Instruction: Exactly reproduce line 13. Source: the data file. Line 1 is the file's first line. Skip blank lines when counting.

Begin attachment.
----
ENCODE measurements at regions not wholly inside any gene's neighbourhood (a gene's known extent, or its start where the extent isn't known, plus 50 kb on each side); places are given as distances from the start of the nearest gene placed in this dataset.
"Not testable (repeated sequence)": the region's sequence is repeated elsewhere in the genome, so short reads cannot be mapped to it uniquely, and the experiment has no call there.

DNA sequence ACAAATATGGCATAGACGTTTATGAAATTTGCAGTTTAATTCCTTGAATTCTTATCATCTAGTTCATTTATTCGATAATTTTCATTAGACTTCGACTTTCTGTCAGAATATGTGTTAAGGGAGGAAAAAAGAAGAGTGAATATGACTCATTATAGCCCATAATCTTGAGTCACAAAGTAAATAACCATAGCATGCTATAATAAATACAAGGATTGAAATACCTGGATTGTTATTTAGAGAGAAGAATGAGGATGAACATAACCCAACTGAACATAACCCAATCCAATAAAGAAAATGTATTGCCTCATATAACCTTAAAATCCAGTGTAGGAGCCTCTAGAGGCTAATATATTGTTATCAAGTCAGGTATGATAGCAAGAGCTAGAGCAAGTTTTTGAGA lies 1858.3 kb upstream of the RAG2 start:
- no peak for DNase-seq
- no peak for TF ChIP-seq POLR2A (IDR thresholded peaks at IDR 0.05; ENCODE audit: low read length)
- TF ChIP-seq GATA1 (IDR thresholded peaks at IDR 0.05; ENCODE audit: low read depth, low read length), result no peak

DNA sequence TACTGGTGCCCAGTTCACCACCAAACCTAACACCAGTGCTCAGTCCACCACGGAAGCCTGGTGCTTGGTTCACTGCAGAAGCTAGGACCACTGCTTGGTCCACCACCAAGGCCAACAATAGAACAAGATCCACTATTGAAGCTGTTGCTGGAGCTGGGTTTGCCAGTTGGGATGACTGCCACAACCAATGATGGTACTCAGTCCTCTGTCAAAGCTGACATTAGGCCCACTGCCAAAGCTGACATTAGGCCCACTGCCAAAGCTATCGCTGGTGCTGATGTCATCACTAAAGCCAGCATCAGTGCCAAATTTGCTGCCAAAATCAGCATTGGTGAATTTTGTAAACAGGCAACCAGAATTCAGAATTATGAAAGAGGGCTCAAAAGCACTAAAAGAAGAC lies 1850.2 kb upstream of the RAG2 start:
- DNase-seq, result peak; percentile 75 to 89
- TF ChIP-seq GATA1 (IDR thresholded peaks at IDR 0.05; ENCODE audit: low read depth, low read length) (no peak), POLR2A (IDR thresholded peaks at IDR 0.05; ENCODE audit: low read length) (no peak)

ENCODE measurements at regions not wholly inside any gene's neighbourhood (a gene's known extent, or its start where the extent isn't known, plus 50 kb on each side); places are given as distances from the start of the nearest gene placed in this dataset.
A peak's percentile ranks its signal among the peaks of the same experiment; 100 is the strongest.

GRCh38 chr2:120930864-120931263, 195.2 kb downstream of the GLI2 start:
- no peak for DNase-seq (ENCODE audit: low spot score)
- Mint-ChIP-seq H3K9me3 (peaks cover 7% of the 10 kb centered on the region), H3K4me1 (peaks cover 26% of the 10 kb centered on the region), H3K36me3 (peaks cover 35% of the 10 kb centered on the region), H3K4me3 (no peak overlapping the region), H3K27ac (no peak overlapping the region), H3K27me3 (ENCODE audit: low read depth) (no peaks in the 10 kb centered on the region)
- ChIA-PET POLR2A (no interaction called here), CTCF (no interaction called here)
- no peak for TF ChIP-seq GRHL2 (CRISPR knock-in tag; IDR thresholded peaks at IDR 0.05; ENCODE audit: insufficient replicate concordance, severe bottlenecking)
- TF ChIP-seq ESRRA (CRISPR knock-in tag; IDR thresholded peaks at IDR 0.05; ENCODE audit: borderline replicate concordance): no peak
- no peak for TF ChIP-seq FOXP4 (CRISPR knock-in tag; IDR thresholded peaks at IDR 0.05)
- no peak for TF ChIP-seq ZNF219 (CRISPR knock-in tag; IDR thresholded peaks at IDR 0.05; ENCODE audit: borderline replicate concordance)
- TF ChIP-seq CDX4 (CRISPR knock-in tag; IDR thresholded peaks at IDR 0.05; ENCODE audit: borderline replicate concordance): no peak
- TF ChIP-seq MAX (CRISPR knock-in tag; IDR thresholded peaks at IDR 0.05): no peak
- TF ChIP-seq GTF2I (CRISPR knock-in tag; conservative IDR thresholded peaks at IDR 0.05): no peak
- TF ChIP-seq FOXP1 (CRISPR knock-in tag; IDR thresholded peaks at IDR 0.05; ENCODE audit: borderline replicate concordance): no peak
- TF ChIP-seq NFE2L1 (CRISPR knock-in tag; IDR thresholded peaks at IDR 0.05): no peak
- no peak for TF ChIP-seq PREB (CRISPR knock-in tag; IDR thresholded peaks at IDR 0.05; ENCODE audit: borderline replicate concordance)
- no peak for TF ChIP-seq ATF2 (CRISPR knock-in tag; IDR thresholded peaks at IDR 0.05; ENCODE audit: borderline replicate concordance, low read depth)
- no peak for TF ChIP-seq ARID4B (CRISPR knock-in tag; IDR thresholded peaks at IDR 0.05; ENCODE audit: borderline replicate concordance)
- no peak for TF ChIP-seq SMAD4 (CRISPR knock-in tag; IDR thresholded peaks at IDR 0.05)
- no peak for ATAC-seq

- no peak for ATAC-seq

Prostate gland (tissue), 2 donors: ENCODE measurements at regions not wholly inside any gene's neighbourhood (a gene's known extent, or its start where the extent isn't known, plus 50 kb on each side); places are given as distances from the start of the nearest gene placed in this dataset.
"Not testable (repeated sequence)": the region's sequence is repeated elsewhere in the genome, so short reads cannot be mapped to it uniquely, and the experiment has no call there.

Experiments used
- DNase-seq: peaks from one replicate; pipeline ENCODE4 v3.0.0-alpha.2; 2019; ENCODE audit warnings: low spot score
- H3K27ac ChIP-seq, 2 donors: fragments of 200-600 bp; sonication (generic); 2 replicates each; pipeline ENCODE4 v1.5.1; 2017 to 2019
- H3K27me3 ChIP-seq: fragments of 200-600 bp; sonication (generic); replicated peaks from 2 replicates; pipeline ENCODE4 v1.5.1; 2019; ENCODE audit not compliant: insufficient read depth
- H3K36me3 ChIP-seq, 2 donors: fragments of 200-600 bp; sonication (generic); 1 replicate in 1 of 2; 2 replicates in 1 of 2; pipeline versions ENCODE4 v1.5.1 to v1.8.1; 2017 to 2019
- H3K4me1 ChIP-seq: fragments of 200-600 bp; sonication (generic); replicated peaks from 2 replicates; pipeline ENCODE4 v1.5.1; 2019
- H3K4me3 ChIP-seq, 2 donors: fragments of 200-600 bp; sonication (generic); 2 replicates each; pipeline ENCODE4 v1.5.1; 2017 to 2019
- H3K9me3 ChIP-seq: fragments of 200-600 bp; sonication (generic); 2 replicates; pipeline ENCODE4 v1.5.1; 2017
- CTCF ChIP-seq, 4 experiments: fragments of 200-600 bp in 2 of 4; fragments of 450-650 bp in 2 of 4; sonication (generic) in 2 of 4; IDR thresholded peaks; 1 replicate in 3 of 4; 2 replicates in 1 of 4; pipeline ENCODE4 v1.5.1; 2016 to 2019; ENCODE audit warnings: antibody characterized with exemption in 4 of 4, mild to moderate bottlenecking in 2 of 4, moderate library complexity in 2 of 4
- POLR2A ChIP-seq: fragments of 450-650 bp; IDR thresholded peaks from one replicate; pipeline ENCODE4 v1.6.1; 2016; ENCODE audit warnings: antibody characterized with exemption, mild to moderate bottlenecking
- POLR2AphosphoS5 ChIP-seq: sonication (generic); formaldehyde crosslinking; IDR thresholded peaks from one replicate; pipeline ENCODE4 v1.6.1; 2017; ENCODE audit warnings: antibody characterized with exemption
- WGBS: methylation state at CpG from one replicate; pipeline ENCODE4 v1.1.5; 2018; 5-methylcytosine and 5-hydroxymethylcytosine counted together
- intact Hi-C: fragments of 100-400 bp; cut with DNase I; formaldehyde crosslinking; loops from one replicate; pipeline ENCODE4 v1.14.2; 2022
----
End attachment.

- no peak for DNase-seq (ENCODE audit: low spot score)